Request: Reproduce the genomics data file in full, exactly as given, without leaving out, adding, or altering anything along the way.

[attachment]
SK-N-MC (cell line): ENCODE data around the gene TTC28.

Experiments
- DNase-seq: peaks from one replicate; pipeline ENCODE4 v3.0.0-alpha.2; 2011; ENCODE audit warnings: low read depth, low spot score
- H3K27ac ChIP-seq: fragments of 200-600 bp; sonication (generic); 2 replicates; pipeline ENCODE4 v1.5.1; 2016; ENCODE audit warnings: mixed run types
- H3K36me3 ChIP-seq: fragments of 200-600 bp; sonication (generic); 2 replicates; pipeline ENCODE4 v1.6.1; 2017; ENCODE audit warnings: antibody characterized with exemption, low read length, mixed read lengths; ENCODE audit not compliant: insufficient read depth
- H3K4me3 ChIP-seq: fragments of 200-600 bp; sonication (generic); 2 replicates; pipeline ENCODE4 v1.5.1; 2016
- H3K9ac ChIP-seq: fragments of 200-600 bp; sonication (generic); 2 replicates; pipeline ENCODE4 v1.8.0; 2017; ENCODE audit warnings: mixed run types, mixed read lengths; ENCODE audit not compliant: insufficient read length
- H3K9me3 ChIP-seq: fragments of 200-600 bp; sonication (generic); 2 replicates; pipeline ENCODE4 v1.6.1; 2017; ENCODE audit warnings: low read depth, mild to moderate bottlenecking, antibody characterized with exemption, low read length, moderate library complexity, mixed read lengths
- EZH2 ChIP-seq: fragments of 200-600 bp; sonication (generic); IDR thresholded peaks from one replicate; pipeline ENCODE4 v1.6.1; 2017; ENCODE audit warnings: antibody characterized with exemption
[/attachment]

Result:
SK-N-MC (cell line): ENCODE data around the gene TTC28.

Experiments
- DNase-seq: peaks from one replicate; pipeline ENCODE4 v3.0.0-alpha.2; 2011; ENCODE audit warnings: low read depth, low spot score
- H3K27ac ChIP-seq: fragments of 200-600 bp; sonication (generic); 2 replicates; pipeline ENCODE4 v1.5.1; 2016; ENCODE audit warnings: mixed run types
- H3K36me3 ChIP-seq: fragments of 200-600 bp; sonication (generic); 2 replicates; pipeline ENCODE4 v1.6.1; 2017; ENCODE audit warnings: antibody characterized with exemption, low read length, mixed read lengths; ENCODE audit not compliant: insufficient read depth
- H3K4me3 ChIP-seq: fragments of 200-600 bp; sonication (generic); 2 replicates; pipeline ENCODE4 v1.5.1; 2016
- H3K9ac ChIP-seq: fragments of 200-600 bp; sonication (generic); 2 replicates; pipeline ENCODE4 v1.8.0; 2017; ENCODE audit warnings: mixed run types, mixed read lengths; ENCODE audit not compliant: insufficient read length
- H3K9me3 ChIP-seq: fragments of 200-600 bp; sonication (generic); 2 replicates; pipeline ENCODE4 v1.6.1; 2017; ENCODE audit warnings: low read depth, mild to moderate bottlenecking, antibody characterized with exemption, low read length, moderate library complexity, mixed read lengths
- EZH2 ChIP-seq: fragments of 200-600 bp; sonication (generic); IDR thresholded peaks from one replicate; pipeline ENCODE4 v1.6.1; 2017; ENCODE audit warnings: antibody characterized with exemption